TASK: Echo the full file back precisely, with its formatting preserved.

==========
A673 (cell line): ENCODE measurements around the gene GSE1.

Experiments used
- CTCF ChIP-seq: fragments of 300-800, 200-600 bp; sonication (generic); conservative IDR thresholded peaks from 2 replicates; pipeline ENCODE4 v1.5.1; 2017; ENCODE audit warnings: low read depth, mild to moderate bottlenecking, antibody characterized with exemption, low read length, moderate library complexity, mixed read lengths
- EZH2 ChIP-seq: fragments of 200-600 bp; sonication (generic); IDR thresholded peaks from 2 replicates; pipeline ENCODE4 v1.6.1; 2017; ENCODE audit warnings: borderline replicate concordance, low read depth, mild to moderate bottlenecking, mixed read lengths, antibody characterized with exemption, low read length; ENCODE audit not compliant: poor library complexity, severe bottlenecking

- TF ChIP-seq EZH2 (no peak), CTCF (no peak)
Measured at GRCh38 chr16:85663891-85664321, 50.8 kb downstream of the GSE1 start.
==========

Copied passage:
A673 (cell line): ENCODE measurements around the gene GSE1.

Experiments used
- CTCF ChIP-seq: fragments of 300-800, 200-600 bp; sonication (generic); conservative IDR thresholded peaks from 2 replicates; pipeline ENCODE4 v1.5.1; 2017; ENCODE audit warnings: low read depth, mild to moderate bottlenecking, antibody characterized with exemption, low read length, moderate library complexity, mixed read lengths
- EZH2 ChIP-seq: fragments of 200-600 bp; sonication (generic); IDR thresholded peaks from 2 replicates; pipeline ENCODE4 v1.6.1; 2017; ENCODE audit warnings: borderline replicate concordance, low read depth, mild to moderate bottlenecking, mixed read lengths, antibody characterized with exemption, low read length; ENCODE audit not compliant: poor library complexity, severe bottlenecking

- TF ChIP-seq EZH2 (no peak), CTCF (no peak)
Measured at GRCh38 chr16:85663891-85664321, 50.8 kb downstream of the GSE1 start.